Department of Transportation (DOT) Working with City on Options
The construction cones might be lining North Central Avenue, but highly anticipated repairs to the stretch of HWY 97 from Arnold Street to Harrison Street might not happen this year after all, due to higher than expected costs that exceed the State’s anticipated budget for the project. The DOT and City of Marshfield are currently re-evaluating the project and working towards a solution that would allow the construction to take place. Discussions are expected to take about a week.
According to a representative from the DOT, the BID received in Madison on May 8 was significantly higher than what had been anticipated. The DOT is working with the City of Marshfield to re-evaluate the project. At the conclusion of their discussions, the DOT will address City leadership and issue a press release. It is anticipated that the project will go out for bid in 2019.
Many residents have asked why the Central Avenue project has taken so long to occur, and the reason is funding. Public Works Director Dan Knoeck told FOCUS earlier this year that oftentimes when there is a major street project, the City will delay when practical to take advantage of State and Federal funding. By waiting, the City has the opportunity to save millions in repair costs.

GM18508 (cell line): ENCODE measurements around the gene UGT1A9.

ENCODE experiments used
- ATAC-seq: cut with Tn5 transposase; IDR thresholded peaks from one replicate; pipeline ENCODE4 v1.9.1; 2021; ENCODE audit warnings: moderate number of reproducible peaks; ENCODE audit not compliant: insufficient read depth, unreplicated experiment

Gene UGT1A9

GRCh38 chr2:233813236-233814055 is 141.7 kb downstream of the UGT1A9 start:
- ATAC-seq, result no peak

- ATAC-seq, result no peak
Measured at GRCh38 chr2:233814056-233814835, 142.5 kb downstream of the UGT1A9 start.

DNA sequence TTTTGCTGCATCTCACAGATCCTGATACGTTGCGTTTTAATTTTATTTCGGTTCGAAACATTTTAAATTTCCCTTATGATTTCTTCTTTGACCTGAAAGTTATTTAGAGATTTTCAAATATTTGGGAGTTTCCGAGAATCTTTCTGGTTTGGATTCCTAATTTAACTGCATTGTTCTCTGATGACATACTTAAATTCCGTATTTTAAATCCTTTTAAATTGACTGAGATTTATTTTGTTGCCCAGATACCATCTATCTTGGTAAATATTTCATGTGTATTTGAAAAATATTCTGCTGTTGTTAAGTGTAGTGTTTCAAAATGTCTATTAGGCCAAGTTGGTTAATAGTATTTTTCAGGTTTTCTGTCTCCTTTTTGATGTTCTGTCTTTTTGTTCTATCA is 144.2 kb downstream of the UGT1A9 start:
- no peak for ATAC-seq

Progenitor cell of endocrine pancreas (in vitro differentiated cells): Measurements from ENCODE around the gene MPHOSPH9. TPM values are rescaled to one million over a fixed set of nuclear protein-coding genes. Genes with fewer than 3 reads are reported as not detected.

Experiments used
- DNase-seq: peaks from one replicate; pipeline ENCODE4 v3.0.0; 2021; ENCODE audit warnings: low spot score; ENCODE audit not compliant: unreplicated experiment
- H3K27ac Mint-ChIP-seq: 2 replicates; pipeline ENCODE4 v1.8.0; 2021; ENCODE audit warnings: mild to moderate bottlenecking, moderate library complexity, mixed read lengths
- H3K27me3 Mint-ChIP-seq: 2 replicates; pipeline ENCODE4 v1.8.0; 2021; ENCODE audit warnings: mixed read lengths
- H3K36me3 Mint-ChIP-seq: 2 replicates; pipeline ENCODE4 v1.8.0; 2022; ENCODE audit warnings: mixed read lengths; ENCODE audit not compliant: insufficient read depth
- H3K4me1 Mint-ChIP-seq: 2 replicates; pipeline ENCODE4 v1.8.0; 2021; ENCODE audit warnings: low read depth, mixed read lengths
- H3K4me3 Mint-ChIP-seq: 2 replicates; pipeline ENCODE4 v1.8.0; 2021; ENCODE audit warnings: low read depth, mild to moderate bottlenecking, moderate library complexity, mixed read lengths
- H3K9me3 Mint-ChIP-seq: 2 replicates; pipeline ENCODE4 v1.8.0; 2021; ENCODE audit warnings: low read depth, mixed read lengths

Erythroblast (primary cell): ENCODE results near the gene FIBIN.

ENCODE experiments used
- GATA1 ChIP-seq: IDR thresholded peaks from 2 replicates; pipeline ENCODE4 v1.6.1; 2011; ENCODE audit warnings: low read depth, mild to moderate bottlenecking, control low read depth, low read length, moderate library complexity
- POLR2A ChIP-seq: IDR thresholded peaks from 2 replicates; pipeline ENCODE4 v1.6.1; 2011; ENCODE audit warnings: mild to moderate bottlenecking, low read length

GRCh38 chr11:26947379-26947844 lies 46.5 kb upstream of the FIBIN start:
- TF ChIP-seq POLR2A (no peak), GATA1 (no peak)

“When it comes to major improvements, the DOT helps funds those,” explained Knoeck. “For example, the stretch on North Central from Arnold to Harrison is due for a mill and overlay. That’s planned for July 2018, so our responsibility has been to just maintain the street with patching and so forth, trying to hold it together until DOT gets there with their improvement project.”
At one time, the much-need repair project was scheduled for 2015, but was pushed back to 2018 for various reasons at the State level.
According to the DOT, the primary goals of the Highway 97 project are to extend the service life of HWY 97 and enhance safety.
Pavement on that portion of highway is deteriorating and requires repair, and collisions have also been identified as a safety problem along this section.
State data indicates that from 2009 to 2013, 99 crashes occurred within the project limits; with 45 of those crashes occurring at the Doege Street intersection. Rear-end collisions comprised a significant proportion of the crashes reported.
The DOT proposed an improvement project that would include resurfacing the roadway with new asphalt pavement, as well as improvements including:
- Spot storm sewer repairs
- Curb and gutter repairs
- Traffic signal upgrades at Arnold Street and Doege Street
- On-street bicycle accommodations
- Upgrading pedestrian ramps to meet ADA standards
- Proposed to modify lane widths and configurations to meet the safety improvement objectives ((although significant changes to the existing alignment or profile are not anticipated with the current solution).